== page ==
#10 Place collectables on Unity randomly.


In this article we are going to see a way to place collectable objects in Unity, these objects will be watches that when collecting them will add time in the countdown.

We are going to use the prefabricated clock that we configured in the second article of the project, click here to download the files and see how to configure the prefabs.

Go to the project’s Main Page

Before we begin I invite you to watch the video on which this article is based.

Objective description

We must establish rules and make an exhaustive description of the behavior of the clocks, for example how they will interact with the character, how they will appear on the stage, etc. The better the description, the easier it will be to create a solution using programming.

What we are looking for is that a certain number of clocks appear in the labyrinth. We must make sure that these clocks do not appear inside the walls and do not overlap each other.

To achieve this I am going to reuse the solution from the previous article to place the pedestal in a random position, in the solution I made each piece of the labyrinth know its own geometry and give us a position of its interior if we ask for it.

Fig. 1: The clocks will appear in random positions in the labyrinth.

In addition, I am going to make sure that each piece of the labyrinth can contain only one watch, in this way we do not run the risk of placing two superimposed watches.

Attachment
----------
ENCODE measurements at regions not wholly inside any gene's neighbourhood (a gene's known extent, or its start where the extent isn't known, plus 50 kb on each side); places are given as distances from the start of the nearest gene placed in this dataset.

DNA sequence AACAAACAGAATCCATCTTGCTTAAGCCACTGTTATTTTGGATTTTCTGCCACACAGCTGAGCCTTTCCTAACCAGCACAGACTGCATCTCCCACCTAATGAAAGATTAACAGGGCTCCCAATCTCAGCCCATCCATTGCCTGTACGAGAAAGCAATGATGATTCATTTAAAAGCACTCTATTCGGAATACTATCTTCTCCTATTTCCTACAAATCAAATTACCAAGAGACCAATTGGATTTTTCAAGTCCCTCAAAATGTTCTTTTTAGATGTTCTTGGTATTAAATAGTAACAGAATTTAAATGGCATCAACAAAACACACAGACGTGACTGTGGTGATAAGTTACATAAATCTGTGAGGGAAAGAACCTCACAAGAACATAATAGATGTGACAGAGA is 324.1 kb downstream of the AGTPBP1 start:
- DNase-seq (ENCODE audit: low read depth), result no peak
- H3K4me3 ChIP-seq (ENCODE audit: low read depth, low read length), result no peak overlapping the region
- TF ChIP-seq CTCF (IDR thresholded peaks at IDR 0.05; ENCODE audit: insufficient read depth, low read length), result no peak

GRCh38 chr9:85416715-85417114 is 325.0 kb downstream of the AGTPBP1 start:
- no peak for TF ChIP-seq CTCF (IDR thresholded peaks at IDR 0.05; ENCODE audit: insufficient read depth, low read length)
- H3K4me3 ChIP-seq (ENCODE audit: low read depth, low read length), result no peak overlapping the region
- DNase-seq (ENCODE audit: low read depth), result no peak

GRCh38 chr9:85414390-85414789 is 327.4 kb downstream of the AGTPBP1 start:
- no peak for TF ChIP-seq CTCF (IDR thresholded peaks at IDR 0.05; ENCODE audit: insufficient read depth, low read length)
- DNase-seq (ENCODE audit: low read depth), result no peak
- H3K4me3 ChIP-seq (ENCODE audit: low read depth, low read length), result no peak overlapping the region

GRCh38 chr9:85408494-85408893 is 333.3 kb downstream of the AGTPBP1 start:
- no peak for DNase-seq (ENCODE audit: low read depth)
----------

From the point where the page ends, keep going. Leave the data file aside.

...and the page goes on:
To achieve this we must keep a record of the pieces of the labyrinth that have a clock inside, so when we are going to place a new clock, those pieces will not be considered in the selection.

When the character takes a watch, a certain number of seconds will be added to the countdown.

Every time a watch is destroyed, a new one appears on the stage, so that all the time we will have the same number of watches on the stage.


Previous steps

We start by selecting GameObject Control from the hierarchy and assigning it the tag “GameController”. Then select the GameObject FPSController and assign the tag Player.

Fig. 2: Select the control object and assign the tag “GameController”.

Fig. 3: Select the player’s prefab and assign the tag “Player”.

Next we are going to create a new Script called Clock, which we will later assign to the prefabricated clock.

Fig. 4: We create a new script with the name “Clock”.

This script will model the behavior of clocks.

Fields of Clock Script

We are going to define a serialized String that we will call “playerTag”, this variable will contain simply the name of the tag that we have assigned in the player.

Then we will define a float type variable to indicate the life time in seconds of the clock on the stage.